Would Mr. Ruskin ever begin to the grasp the stupendous achievements of Ray's family- a renaissance family by any world measure? I will not commence here a discussion of their contributions to art, literature, journalism, invention and even politics. I am OK with Mr. Ruskin citing Franz Fanon (I tend to think this is the fashionable thing to do, since doing so establishes your bona fides re. the travails of the poor)- but, despite many stark truths in the layered history of India regarding social stratification, deprivation, superstition and throwback to the past (outside of colonialism) which resonate with FF's magnificent work on the plight of Blacks in Africa and especially in the US, Satyajit Ray was ultimately a deeply sensitive artist who took up artistic portrayals of human suffering (something which exists in exalted art from anywhere in the world), filled with insight and unlimited empathy (yet free from sentimentality).
Mr. Ruskin's mentioning (Indians from SR's time) ate with their fingers/hands, and a few other misplaced stereotypes and prejudices, actually reminds me of a little-known fact about the otherwise widely regarded director (whose films I have myself admired much), Francois Truffaut- who apparently reviewed Pather Panchali in 1956 quite negatively, with the prevalent Western disgust for the darker races. FT apparently had written- I refuse to even see any film showing peasants eating on the floor with their hands. I have read that FT later retracted his initial negative views. But stigmas and biases never really go away. The idea of the Kupamanduk (Frog in the Well) from India's classic ancient tales (a treasure trove for the world) aptly applies to such "refined" observers.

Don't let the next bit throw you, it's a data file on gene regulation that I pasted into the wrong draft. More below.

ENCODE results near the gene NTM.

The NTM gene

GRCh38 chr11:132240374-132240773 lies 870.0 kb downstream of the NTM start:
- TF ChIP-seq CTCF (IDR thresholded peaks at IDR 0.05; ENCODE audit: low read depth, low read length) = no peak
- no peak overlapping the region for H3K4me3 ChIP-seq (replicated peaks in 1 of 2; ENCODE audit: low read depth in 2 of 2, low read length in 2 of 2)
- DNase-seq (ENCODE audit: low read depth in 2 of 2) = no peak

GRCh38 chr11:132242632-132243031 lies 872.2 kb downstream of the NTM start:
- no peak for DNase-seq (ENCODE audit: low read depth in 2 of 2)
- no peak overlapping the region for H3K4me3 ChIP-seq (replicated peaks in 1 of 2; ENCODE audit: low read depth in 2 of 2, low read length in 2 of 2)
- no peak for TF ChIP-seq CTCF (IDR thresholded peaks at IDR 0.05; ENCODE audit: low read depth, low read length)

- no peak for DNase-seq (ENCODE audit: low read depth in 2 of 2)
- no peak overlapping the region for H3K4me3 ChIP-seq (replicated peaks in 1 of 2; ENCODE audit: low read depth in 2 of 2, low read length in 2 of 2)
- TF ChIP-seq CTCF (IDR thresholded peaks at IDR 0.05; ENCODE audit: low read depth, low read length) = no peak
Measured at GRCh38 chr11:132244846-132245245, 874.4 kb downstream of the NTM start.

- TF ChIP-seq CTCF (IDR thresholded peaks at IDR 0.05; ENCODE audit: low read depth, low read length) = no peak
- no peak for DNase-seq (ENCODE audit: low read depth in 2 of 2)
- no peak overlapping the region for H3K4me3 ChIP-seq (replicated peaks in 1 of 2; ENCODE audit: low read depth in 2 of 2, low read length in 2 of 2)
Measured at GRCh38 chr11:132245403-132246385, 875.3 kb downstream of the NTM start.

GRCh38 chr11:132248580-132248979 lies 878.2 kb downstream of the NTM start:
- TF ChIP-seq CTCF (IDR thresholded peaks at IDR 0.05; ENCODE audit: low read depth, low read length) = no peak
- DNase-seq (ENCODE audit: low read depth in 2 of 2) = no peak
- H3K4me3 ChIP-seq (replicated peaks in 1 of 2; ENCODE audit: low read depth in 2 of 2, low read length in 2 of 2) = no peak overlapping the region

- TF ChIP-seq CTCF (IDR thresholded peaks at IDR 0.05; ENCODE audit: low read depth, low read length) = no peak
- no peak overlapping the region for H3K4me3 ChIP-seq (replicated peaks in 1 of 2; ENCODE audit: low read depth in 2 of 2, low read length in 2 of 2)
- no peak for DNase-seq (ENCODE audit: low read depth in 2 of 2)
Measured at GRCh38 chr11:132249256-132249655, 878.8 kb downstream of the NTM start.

I may yet write an appropriately appreciative article on SR (not that he is in any need for my plaudits)- but when I first saw this essay at Counterpunch, I was naturally excited. Reading it, I am deeply disappointed, and even despondent, that in a world now with even wider gaps between the Haves and the Have-Nots, such polarized thinking only contributes to condescension and misplaced pity.
[Following my initial posting in my Facebook timeline, I also added the following clarifier, attempting in all fairness to not be overly harsh towards the author of this review of Satyajit Ray's worldview (something the essay, I still maintain, fails miserably to do).
""As an additional footnote- let me say that the author probably did not intend any slight, at least not consciously, and he does get a thing or two right. The fact that SR may not be lauded across India is actually correct. There is a large bandwagon with the Nargis Dutt types who have propelled the faux jocularity and glamour of Bollywood cinema as a fake version of India- this has of course taken much from the realism of Indian art cinema and the thinking minds behind it. He does also offer some praise to both SR and Ravi Shankar, but the entire exercise is naive, inept and very poorly studied. As a long-time University teacher, I would at best give it a D.